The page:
Retrieve the HTTPS URL that triggers the

function as we'll need it later when configuring our Kubernetes cluster to use it.
HTTPS_TRIGGER_URL=$(gcloud beta functions describe denyenv \
  --format 'value(httpsTrigger.url)')

Validating Admission Webhook Configuration

With the

function in place, it’s time to configure the Kubernetes cluster to use it.

Start by generating a validating webhook configuration and submitting it to the Kubernetes API:

cat <


validatingwebhookconfiguration "denyenv" created

At this point we are all set to start testing the



With the the

validating admission webhook in place we need to ensure that it’s working.

First let’s make sure pods without env vars can be deployed to our Kubernetes clusters:

kubectl run nginx --image=nginx


deployment "nginx" created

List the pods:

kubectl get pods


NAME                   READY     STATUS    RESTARTS   AGE
nginx-8586cf59-qmdm4   1/1       Running   0          25s

It works. We can review the logs of the

cloud function to show that it was indeed called:
gcloud beta functions logs read denyenv


D      denyenv  wb9bmjb34uyh  2018-02-09 02:06:35.534  Function execution started
I      denyenv  wb9bmjb34uyh  2018-02-09 02:06:35.542  validating the nginx-8586cf59-qmdm4 pod
D      denyenv  wb9bmjb34uyh  2018-02-09 02:06:35.545  Function execution took 12 ms, finished with status code: 200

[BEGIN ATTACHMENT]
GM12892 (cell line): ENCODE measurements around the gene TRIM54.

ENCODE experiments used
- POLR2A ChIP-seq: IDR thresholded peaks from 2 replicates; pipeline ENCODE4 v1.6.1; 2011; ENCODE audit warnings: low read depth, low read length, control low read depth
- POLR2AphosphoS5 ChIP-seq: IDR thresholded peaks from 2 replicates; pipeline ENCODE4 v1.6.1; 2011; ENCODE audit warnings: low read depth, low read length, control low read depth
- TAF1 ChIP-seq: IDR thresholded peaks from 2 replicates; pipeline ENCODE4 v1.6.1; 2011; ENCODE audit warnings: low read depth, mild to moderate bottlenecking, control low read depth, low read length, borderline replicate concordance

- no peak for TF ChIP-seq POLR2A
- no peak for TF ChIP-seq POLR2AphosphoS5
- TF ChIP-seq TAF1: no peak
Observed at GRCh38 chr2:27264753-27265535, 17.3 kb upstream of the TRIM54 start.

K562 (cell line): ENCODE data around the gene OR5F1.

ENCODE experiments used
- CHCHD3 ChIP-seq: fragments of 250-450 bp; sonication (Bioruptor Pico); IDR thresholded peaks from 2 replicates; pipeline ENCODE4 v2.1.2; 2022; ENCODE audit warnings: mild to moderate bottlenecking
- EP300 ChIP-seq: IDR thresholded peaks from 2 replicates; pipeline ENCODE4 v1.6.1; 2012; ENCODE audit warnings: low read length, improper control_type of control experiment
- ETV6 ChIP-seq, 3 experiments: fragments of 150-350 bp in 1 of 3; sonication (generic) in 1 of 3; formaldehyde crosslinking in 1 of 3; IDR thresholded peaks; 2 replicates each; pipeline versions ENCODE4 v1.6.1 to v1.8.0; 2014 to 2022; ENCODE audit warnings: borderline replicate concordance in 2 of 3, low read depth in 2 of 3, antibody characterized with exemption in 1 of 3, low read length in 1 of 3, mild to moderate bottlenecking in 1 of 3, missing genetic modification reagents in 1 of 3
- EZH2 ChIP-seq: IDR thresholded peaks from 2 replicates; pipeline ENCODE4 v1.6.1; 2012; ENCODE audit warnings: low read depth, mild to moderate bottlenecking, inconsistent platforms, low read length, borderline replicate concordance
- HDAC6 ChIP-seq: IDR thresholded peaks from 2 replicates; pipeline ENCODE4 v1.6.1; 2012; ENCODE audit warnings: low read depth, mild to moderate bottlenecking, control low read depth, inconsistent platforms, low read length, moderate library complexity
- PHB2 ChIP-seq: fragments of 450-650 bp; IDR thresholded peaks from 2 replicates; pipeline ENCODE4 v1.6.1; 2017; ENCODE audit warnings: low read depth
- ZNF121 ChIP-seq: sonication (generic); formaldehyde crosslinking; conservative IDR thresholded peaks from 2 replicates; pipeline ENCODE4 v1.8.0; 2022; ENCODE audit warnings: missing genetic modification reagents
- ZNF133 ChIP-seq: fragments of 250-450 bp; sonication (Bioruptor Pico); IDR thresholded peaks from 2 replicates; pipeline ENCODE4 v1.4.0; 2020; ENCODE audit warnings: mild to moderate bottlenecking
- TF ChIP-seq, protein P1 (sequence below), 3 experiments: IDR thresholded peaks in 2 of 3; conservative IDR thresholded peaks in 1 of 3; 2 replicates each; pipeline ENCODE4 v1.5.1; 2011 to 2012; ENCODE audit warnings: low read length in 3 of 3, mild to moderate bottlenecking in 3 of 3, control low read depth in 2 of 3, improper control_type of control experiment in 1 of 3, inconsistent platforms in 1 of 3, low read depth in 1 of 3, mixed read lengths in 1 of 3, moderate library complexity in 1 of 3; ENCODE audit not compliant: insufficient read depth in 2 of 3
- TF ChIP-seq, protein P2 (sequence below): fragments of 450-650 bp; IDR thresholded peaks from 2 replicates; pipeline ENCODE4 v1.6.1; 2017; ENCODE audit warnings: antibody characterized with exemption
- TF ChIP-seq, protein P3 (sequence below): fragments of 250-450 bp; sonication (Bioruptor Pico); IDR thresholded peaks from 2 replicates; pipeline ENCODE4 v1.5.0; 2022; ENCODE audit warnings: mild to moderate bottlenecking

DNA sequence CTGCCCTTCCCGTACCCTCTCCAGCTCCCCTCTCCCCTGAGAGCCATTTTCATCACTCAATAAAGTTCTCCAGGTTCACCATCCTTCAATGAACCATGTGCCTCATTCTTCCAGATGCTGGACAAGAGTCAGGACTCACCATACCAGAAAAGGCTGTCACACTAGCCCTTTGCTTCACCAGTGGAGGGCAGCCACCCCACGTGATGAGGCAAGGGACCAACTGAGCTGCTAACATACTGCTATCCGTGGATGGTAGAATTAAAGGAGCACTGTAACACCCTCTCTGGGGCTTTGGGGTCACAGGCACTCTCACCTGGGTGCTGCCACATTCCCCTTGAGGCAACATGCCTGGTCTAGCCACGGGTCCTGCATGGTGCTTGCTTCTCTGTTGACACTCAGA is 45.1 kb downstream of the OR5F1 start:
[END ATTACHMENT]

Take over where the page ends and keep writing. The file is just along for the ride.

Next we need to ensure our webhook actually does the thing it’s designed to do, which is prevent pods with containers using env vars.

kubectl run nginx-with-env --image=nginx --env="PASSWORD=fail"


deployment "nginx-with-env" created

List the pods:

kubectl get pods


NAME                   READY     STATUS    RESTARTS   AGE
nginx-8586cf59-qmdm4   1/1       Running   0          1m

Its not there. What's going on?

The best way to determine why the

pod is not running is to review the Kubernetes event stream:
kubectl get events


Warning   FailedCreate  replicaset-controller Error creating: admission webhook "" denied the request: nginx-with-env is using env vars

Looks like the

pod was denied by the
admission webhook. We can confirm by fetching the logs for the
gcloud beta functions logs read denyenv
I      denyenv  s1ij4wfykerr  2018-02-09 02:09:31.457  validating the nginx-with-env-76498b5b66-nw259 pod
I      denyenv  s1ij4wfykerr  2018-02-09 02:09:31.459  nginx-with-env is using env vars
D      denyenv  s1ij4wfykerr  2018-02-09 02:09:31.461  Function execution took 8 ms, finished with status code: 200


Validating admission webhooks are one of easiest ways of extending Kubernetes with new policy controls. Building and running admission webhooks using a FaaS platform can help streamline the development process, and make it easy to enforce policy across multiple Kubernetes clusters using a single function.